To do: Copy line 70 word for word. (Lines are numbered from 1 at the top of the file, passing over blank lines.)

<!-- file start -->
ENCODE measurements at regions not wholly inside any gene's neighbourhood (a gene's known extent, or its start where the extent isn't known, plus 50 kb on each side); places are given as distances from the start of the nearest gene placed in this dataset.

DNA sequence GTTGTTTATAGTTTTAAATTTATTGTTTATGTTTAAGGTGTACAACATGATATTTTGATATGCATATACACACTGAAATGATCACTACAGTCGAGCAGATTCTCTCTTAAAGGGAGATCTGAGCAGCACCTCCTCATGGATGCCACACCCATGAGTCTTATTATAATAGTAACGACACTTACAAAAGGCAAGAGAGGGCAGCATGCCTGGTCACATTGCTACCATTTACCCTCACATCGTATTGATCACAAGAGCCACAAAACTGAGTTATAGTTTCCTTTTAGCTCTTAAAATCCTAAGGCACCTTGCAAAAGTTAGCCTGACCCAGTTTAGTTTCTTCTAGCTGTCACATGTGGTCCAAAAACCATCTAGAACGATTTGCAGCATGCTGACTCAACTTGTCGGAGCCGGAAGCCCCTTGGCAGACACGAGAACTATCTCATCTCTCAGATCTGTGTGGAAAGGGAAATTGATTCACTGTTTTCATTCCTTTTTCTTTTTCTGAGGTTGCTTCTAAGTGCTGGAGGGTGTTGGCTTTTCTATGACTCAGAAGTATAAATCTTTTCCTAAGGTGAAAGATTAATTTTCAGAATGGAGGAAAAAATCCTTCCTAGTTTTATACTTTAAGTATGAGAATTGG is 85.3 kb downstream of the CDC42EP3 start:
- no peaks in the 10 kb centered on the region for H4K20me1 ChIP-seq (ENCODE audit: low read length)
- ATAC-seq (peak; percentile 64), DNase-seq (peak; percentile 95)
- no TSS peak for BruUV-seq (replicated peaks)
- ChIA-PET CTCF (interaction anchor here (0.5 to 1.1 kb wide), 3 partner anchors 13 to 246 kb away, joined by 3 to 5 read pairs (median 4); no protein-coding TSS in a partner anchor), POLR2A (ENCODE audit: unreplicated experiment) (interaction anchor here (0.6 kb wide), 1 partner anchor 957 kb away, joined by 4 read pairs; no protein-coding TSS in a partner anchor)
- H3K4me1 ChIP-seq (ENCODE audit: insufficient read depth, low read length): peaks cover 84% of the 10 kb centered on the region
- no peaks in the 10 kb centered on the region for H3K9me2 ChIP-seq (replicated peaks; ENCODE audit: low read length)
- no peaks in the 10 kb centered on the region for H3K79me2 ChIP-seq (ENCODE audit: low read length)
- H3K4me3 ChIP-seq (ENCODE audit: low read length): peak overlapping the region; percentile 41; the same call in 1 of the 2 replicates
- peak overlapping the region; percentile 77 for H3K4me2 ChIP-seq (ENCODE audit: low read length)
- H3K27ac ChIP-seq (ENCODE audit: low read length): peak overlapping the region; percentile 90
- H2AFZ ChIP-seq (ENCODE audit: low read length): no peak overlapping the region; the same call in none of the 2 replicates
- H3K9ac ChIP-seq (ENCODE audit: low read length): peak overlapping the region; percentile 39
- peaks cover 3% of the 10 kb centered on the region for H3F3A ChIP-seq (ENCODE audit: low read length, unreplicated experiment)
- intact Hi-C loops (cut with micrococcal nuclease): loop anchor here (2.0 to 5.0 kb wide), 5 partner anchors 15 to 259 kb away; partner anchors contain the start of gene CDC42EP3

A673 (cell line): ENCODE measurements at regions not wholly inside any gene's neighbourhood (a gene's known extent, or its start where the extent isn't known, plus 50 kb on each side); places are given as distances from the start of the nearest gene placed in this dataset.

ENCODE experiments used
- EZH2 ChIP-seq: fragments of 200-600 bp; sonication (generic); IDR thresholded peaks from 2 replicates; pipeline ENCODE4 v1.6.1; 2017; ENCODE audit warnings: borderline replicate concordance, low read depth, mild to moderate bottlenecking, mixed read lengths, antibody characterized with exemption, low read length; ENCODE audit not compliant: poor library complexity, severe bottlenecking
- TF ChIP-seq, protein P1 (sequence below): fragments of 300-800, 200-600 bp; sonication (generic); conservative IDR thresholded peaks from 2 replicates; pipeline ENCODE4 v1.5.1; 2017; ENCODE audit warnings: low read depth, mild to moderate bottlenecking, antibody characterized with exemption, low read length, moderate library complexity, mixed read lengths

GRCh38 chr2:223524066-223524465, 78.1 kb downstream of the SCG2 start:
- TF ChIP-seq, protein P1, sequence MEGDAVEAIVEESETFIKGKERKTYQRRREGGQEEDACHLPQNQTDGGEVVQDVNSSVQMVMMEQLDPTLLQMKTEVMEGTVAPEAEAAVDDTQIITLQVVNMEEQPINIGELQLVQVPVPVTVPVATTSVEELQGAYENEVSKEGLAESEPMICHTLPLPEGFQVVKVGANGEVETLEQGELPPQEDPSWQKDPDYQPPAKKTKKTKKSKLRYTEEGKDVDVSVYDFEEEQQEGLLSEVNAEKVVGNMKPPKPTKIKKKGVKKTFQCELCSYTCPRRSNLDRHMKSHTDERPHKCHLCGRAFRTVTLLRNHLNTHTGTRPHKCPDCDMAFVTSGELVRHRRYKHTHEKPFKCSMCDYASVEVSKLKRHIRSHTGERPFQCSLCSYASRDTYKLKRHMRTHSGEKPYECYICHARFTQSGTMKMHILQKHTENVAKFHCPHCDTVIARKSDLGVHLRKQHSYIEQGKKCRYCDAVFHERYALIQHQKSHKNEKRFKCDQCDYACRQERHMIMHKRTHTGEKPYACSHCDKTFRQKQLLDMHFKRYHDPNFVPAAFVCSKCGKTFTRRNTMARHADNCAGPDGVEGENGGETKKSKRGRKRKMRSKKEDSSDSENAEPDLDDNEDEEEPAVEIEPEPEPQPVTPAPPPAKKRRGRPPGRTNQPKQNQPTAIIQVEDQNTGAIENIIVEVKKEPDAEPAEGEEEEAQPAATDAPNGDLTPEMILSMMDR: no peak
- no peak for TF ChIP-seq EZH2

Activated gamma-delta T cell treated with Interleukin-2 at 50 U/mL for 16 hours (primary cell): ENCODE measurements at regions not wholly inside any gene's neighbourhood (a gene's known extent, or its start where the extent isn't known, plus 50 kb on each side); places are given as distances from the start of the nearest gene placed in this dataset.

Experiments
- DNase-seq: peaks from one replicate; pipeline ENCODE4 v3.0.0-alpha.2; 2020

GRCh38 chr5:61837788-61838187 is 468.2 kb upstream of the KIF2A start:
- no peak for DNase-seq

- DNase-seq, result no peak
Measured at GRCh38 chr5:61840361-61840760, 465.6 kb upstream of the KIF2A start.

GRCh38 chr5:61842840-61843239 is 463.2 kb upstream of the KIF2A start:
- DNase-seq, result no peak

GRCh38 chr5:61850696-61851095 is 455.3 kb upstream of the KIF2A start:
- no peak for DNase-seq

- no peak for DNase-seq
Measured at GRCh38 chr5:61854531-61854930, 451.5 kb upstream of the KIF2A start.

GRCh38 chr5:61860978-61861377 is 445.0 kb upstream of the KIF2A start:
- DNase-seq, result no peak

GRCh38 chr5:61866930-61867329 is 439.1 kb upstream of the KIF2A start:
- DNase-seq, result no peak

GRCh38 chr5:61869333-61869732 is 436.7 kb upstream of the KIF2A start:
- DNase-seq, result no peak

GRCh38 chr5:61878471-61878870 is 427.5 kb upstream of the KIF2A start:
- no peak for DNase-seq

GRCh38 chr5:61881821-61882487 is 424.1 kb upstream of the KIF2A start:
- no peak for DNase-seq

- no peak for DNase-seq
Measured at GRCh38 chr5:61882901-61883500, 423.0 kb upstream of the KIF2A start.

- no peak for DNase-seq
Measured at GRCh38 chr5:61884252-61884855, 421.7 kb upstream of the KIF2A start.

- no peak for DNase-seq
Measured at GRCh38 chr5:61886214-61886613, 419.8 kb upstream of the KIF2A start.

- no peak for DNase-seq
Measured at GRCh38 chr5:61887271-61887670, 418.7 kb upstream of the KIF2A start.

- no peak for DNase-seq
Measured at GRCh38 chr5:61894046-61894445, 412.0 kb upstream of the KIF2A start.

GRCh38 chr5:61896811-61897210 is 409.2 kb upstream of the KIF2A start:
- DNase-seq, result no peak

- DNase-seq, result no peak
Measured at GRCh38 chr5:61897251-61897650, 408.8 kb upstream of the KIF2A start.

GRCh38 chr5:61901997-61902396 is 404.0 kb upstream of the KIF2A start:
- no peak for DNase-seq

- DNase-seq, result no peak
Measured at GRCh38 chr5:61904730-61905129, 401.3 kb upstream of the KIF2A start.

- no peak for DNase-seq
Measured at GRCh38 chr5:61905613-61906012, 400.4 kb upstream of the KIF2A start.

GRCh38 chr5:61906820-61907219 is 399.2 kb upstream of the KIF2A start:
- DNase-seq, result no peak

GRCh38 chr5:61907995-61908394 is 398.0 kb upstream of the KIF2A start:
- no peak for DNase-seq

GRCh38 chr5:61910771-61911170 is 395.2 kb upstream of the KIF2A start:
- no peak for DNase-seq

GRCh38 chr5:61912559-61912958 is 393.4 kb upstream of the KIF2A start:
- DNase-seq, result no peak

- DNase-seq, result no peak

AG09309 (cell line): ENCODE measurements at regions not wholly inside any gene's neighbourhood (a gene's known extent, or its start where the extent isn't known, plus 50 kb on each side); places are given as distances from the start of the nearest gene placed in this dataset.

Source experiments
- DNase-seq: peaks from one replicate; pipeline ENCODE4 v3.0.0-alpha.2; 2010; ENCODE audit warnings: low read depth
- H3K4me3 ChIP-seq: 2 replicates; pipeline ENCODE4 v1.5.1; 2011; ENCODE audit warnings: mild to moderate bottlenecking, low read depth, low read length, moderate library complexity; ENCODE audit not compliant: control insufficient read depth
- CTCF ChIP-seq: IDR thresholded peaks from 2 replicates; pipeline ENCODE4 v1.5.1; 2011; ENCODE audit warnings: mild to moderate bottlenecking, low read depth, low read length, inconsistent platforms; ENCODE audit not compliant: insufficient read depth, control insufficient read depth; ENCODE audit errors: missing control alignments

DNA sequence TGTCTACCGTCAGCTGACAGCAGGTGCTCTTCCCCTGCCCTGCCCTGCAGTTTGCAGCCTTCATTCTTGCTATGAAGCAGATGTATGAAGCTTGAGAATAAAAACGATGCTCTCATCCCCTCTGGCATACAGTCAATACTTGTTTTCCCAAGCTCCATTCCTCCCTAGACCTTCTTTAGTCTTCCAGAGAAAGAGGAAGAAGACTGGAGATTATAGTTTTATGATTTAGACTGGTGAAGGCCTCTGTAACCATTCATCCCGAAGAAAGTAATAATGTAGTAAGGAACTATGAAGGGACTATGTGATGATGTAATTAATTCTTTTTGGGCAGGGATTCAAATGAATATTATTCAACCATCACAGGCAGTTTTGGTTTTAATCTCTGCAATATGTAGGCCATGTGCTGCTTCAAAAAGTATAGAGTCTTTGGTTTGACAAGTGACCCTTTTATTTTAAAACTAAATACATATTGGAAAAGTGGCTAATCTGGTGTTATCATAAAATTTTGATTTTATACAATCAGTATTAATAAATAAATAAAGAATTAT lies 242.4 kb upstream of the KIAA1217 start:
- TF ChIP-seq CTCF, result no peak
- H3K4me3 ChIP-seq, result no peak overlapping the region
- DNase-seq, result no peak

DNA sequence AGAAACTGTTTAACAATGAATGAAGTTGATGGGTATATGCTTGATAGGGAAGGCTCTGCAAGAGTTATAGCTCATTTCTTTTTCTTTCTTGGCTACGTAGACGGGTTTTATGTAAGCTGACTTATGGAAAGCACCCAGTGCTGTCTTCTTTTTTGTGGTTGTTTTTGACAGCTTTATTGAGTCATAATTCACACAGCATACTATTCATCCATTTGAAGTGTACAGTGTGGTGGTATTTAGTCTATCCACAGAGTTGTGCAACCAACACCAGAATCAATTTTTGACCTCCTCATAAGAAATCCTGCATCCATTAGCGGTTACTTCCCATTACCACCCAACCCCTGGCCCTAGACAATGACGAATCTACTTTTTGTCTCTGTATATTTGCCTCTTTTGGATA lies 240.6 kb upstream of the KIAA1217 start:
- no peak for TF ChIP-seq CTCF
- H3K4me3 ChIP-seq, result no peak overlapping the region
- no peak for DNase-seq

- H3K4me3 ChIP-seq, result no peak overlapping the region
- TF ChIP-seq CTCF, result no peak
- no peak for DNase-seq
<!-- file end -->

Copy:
- no peak for DNase-seq